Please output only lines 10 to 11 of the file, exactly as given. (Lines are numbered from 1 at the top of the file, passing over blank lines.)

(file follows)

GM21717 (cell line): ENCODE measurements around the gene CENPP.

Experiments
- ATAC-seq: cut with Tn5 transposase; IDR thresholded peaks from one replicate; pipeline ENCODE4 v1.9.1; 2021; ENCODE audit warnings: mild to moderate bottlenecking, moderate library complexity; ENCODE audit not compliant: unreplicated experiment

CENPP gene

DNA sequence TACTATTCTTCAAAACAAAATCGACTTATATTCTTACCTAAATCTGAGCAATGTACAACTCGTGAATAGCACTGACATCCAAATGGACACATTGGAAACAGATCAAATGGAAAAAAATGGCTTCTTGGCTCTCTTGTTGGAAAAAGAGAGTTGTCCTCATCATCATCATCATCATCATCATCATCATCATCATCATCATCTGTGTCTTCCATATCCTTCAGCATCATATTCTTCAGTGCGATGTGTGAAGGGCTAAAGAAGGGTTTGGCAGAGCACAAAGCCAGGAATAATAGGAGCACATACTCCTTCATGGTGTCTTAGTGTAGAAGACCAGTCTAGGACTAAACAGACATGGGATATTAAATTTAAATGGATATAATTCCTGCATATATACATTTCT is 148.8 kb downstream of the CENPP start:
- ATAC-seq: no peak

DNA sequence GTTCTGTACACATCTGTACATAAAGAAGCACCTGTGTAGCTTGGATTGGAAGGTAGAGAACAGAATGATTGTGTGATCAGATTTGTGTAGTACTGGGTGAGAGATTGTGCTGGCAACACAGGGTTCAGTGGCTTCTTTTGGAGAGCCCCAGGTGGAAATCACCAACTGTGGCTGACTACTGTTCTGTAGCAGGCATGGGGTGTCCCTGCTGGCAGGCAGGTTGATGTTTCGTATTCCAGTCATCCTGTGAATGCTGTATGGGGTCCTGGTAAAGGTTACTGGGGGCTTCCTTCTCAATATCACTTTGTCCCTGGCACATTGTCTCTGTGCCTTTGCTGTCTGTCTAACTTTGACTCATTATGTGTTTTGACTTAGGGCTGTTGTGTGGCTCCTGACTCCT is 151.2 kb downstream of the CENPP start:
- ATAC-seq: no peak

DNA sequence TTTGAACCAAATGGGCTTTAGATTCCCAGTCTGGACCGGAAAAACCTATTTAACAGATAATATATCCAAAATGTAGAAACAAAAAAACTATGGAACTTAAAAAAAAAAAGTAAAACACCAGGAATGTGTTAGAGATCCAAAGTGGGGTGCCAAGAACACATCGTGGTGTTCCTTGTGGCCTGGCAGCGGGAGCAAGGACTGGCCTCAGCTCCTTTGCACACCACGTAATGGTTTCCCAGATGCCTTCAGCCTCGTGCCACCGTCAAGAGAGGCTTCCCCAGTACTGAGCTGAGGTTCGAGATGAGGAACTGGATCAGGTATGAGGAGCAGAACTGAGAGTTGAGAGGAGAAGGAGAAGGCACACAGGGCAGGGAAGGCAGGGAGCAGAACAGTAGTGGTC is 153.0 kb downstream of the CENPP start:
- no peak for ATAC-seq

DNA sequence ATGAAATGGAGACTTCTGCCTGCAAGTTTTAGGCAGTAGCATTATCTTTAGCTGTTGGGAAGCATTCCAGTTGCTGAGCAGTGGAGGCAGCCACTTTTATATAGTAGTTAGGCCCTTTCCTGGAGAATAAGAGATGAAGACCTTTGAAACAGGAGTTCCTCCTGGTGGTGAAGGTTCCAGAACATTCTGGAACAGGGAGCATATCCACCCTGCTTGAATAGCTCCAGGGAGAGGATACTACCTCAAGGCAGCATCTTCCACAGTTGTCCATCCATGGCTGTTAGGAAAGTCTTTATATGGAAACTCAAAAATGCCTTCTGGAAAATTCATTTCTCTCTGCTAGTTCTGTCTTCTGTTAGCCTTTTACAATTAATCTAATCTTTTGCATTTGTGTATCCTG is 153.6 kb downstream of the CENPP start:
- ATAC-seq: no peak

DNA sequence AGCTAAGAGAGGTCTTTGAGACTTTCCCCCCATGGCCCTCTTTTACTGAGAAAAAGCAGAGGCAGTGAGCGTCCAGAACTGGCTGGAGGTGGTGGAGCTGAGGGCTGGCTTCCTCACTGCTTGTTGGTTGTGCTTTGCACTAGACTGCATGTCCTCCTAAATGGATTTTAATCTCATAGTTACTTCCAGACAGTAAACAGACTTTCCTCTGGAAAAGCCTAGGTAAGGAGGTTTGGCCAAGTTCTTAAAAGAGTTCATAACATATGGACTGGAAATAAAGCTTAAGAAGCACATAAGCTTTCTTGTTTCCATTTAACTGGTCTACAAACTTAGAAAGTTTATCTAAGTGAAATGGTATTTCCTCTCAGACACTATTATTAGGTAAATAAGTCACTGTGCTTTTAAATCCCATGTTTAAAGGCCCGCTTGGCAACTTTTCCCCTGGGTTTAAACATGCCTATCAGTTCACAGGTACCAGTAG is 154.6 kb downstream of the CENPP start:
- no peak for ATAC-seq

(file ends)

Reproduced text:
- no peak for ATAC-seq

DNA sequence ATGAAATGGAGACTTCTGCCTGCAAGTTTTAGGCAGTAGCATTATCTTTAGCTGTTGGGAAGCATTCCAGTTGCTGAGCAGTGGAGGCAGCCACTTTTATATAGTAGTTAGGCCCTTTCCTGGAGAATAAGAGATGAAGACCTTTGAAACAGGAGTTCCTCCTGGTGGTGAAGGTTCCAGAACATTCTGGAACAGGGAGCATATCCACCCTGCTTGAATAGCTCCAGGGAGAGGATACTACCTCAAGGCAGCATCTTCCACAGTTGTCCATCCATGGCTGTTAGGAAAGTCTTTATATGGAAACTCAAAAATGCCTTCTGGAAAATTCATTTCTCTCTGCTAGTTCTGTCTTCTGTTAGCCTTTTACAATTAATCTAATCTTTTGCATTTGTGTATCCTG is 153.6 kb downstream of the CENPP start: